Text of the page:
Transgenerational plasticity in the sea: context-dependent maternal effect across the life history

Marshall, D.J. (2008) Transgenerational plasticity in the sea: context-dependent maternal effect across the life history. Ecology, 89 2: 418-427. doi:10.1890/07-0449.1

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Author Marshall, D.J.
Title Transgenerational plasticity in the sea: context-dependent maternal effect across the life history
Journal name Ecology   Check publisher's open access policy
ISSN 0012-9658
Publication date 2008-02
Sub-type Article (original research)
DOI 10.1890/07-0449.1
Open Access Status File (Publisher version)
Volume 89
Issue 2
Start page 418
End page 427
Total pages 10
Place of publication Washington, DC, United States
Publisher Ecological Society of America
Collection year 2009
Language eng
Abstract Maternal effects can have dramatic influences on the phenotype of offspring. Maternal effects can act as a conduit by which the maternal environment negatively affects offspring fitness, but they can also buffer offspring from environmental change by altering the phenotype of offspring according to local environmental conditions and as such, are a form of transgenerational plasticity. The benefits of maternal effects can be highly context dependent, increasing performance in one life-history stage but reducing it in another. While maternal effects are increasingly well understood in terrestrial systems, studies in the marine environment are typically restricted to a single, early life-history stage. Here, I examine the role of maternal effects across the life history of the bryozoan Bugula neritina. I exposed maternal colonies to a common pollution stress (copper) in the laboratory and then placed them in the field for one week to brood offspring. I then examined the resistance of offspring to copper from toxicant-exposed and toxicant-naïve mothers and found that offspring from toxicant-exposed mothers were larger, more dispersive, and more resistant to copper stress than offspring from naïve mothers. However, maternal exposure history had pervasive, negative effects on the post-metamorphic performance (particularly survival) of offspring: offspring from toxicant-exposed mothers had poorer performance after six weeks in the field, especially when facing high levels of intraspecific competition. Maternal experience can have complex effects on offspring phenotype, enhancing performance in one life-history stage while decreasing performance in another. The context-dependent costs and benefits associated with maternally derived pollution resistance may account for why such resistance is induced rather than continually expressed: mothers must balance the benefits of producing pollution-resistant larvae with the costs of producing poorer performing adults (in the absence of pollution).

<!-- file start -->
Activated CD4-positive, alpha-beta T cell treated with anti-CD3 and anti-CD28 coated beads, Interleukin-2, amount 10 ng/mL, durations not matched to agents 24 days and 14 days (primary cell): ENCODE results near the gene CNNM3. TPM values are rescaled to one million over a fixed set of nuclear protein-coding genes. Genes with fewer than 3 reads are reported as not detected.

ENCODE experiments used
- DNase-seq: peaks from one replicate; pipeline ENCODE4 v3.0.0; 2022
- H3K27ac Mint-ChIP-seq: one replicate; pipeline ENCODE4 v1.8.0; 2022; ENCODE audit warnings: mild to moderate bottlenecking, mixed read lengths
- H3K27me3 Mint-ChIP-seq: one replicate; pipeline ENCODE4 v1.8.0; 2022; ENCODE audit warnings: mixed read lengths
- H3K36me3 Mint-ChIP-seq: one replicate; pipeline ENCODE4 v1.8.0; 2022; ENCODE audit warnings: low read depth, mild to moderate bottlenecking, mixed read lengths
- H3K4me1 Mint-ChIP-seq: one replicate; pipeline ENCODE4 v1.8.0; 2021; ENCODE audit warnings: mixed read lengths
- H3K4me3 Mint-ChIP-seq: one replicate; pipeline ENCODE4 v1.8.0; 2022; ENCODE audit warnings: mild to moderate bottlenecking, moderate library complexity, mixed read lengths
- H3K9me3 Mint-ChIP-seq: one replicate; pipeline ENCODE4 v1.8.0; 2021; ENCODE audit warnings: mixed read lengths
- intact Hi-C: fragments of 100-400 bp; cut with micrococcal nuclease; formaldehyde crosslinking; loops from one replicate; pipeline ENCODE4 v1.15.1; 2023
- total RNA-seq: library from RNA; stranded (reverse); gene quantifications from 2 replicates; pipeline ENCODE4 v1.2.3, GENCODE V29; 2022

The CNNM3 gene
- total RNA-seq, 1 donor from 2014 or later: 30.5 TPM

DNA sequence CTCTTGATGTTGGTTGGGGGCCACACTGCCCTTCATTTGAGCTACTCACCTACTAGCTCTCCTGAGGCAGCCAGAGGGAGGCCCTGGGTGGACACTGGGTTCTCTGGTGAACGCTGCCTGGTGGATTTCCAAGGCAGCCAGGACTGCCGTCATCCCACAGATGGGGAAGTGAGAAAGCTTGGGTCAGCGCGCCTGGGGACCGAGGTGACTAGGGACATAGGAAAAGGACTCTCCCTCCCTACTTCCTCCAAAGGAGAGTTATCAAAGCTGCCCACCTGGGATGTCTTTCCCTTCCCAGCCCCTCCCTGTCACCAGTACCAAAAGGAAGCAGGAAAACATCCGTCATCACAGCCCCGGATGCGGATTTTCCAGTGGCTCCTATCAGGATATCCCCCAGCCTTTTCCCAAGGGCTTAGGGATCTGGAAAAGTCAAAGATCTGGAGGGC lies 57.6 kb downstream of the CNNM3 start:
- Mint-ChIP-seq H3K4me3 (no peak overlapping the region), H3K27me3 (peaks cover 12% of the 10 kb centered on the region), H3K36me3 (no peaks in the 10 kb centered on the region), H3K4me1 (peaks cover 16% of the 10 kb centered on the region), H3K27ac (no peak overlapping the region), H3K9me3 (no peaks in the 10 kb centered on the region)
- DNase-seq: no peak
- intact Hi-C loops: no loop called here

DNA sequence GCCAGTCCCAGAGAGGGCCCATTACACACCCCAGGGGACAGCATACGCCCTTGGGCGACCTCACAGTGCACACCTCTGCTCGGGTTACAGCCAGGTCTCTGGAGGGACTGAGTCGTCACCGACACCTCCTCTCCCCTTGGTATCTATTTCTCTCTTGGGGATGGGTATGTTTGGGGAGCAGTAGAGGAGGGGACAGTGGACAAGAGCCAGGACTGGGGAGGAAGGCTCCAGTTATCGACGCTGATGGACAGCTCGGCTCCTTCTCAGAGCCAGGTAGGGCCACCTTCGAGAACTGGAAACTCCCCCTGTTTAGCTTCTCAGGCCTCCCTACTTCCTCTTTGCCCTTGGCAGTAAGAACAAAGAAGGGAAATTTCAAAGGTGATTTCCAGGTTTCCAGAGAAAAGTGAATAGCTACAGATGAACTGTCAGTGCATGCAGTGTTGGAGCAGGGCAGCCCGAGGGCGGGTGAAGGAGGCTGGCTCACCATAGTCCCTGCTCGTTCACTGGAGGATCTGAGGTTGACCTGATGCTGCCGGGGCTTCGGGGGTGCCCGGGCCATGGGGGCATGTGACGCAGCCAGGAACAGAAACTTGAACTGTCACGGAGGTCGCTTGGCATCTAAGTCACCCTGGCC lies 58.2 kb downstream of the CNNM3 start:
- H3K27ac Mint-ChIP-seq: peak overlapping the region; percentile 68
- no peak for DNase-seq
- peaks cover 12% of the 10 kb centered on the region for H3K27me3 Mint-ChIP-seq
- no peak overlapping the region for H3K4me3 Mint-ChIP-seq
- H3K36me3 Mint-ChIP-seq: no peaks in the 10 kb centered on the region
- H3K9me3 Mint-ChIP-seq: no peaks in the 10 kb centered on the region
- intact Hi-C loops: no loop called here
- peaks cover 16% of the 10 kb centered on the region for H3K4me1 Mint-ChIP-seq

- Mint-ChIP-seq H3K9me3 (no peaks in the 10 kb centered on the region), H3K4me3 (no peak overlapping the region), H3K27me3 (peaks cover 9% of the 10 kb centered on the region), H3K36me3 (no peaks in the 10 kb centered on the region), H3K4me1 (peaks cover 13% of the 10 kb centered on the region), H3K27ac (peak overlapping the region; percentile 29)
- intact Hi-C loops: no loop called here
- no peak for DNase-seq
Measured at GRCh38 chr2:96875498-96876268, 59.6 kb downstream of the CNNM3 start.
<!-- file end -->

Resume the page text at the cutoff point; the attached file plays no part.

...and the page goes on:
Keyword Brisbane
Bugula neritina
egg size
offspring size
phenotypic plasticity
pollution resistance
Q-Index Code C1
Q-Index Status Confirmed Code

Document type: Journal Article
Sub-type: Article (original research)
Collections: 2009 Higher Education Research Data Collection
School of Biological Sciences Publications
Ecology Centre Publications
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Citation counts: TR Web of Science Citation Count  Cited 72 times in Thomson Reuters Web of Science Article | Citations
Scopus Citation Count Cited 69 times in Scopus Article | Citations
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Created: Thu, 12 Feb 2009, 17:54:37 EST by Gail Walter on behalf of School of Biological Sciences